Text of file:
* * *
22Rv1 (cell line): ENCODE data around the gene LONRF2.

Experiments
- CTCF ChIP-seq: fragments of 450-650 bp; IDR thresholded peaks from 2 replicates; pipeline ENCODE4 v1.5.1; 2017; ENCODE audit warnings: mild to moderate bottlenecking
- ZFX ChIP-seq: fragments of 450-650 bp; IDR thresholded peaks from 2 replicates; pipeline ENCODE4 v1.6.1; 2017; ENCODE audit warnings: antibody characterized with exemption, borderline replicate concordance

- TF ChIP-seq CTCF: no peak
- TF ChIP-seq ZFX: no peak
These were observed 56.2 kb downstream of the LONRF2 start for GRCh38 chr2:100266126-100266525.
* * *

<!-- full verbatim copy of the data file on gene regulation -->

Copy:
22Rv1 (cell line): ENCODE data around the gene LONRF2.

Experiments
- CTCF ChIP-seq: fragments of 450-650 bp; IDR thresholded peaks from 2 replicates; pipeline ENCODE4 v1.5.1; 2017; ENCODE audit warnings: mild to moderate bottlenecking
- ZFX ChIP-seq: fragments of 450-650 bp; IDR thresholded peaks from 2 replicates; pipeline ENCODE4 v1.6.1; 2017; ENCODE audit warnings: antibody characterized with exemption, borderline replicate concordance

- TF ChIP-seq CTCF: no peak
- TF ChIP-seq ZFX: no peak
These were observed 56.2 kb downstream of the LONRF2 start for GRCh38 chr2:100266126-100266525.